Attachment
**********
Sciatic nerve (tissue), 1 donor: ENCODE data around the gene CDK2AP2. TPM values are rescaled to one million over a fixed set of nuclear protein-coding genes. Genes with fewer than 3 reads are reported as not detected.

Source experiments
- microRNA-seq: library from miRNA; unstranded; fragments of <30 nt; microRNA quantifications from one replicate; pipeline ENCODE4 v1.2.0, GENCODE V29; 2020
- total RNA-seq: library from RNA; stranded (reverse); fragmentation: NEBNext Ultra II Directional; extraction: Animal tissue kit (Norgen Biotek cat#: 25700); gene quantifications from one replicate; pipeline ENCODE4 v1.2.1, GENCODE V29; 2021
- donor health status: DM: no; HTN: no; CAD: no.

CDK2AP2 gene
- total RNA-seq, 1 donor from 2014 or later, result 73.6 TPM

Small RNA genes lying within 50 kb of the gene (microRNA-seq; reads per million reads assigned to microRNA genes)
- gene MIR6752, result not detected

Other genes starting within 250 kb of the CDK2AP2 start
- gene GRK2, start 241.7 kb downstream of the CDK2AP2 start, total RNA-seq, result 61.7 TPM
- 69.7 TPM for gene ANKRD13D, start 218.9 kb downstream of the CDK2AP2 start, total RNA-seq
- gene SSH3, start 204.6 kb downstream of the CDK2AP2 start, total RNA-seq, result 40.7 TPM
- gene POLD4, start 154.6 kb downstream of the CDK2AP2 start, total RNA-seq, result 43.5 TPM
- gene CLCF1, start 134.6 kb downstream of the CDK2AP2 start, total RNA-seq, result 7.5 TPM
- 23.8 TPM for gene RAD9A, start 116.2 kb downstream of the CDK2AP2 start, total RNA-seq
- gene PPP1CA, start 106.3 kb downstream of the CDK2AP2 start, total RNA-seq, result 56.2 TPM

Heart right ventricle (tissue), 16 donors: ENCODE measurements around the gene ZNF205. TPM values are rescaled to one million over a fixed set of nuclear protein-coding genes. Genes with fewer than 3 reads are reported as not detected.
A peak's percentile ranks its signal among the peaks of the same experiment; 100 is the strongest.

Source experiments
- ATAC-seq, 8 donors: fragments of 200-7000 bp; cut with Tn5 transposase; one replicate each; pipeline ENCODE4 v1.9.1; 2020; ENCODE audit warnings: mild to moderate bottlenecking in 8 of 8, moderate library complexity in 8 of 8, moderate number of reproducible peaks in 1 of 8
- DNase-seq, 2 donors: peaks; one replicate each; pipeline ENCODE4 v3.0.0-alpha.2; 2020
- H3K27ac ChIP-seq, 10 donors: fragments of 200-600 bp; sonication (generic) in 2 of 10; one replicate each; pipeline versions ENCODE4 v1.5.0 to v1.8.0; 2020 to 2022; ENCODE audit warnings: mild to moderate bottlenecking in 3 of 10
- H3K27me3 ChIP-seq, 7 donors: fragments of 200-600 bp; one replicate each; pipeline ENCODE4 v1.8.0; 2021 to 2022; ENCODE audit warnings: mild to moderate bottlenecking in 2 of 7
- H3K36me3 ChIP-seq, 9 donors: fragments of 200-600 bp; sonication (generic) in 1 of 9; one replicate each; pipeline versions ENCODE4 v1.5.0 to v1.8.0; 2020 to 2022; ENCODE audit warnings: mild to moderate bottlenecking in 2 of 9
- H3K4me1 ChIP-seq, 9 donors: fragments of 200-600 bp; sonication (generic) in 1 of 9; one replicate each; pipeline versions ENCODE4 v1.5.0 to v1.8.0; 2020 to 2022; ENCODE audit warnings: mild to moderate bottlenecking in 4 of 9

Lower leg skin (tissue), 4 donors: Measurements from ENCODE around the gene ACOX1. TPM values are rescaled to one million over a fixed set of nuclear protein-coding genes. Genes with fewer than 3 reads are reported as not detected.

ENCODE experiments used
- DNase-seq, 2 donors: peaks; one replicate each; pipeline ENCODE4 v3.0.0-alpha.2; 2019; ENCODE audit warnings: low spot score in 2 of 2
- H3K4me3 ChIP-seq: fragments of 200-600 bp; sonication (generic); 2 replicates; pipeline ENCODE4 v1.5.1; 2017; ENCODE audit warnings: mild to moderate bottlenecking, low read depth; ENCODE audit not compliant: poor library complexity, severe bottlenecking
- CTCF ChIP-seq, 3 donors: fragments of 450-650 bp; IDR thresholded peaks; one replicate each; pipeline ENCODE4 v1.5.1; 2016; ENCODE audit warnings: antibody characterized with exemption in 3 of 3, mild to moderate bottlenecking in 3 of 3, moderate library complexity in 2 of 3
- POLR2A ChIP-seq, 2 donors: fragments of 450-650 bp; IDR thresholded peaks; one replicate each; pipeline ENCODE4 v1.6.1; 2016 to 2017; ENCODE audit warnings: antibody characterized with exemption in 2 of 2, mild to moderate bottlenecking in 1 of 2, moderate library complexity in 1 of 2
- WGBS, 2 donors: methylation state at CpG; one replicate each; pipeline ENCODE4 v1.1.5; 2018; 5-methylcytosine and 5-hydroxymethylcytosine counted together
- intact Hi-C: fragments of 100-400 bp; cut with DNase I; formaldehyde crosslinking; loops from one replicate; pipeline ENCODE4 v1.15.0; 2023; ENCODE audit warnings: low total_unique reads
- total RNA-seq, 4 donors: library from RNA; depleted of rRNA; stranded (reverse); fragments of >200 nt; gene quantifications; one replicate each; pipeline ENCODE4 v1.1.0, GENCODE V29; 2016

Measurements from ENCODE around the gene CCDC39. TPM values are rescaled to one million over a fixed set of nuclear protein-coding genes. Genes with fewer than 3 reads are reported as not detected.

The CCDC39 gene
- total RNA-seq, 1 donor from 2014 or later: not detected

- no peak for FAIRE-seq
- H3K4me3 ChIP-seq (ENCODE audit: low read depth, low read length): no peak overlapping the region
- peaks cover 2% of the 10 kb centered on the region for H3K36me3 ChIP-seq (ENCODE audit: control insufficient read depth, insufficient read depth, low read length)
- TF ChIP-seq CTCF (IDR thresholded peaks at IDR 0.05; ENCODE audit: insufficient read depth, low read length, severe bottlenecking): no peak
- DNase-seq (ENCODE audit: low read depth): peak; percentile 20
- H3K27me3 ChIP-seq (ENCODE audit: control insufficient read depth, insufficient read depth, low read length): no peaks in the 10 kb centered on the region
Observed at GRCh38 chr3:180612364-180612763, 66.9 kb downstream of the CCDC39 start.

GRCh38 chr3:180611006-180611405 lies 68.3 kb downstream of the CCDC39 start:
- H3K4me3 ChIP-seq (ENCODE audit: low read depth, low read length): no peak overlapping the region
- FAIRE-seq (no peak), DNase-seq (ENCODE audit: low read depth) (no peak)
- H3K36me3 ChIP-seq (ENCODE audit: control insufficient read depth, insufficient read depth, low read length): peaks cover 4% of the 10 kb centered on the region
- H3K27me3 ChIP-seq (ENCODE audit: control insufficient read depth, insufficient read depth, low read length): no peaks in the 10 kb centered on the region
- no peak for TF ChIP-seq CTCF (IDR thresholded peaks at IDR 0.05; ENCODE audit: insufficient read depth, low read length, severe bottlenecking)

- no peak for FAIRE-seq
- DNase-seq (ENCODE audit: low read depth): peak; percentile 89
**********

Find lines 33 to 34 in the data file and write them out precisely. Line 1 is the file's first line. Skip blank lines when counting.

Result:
- WGBS, 2 donors: methylation state at CpG; one replicate each; pipeline ENCODE4 v1.1.5; 2018; 5-methylcytosine and 5-hydroxymethylcytosine counted together
- intact Hi-C: fragments of 100-400 bp; cut with DNase I; formaldehyde crosslinking; loops from one replicate; pipeline ENCODE4 v1.15.0; 2023; ENCODE audit warnings: low total_unique reads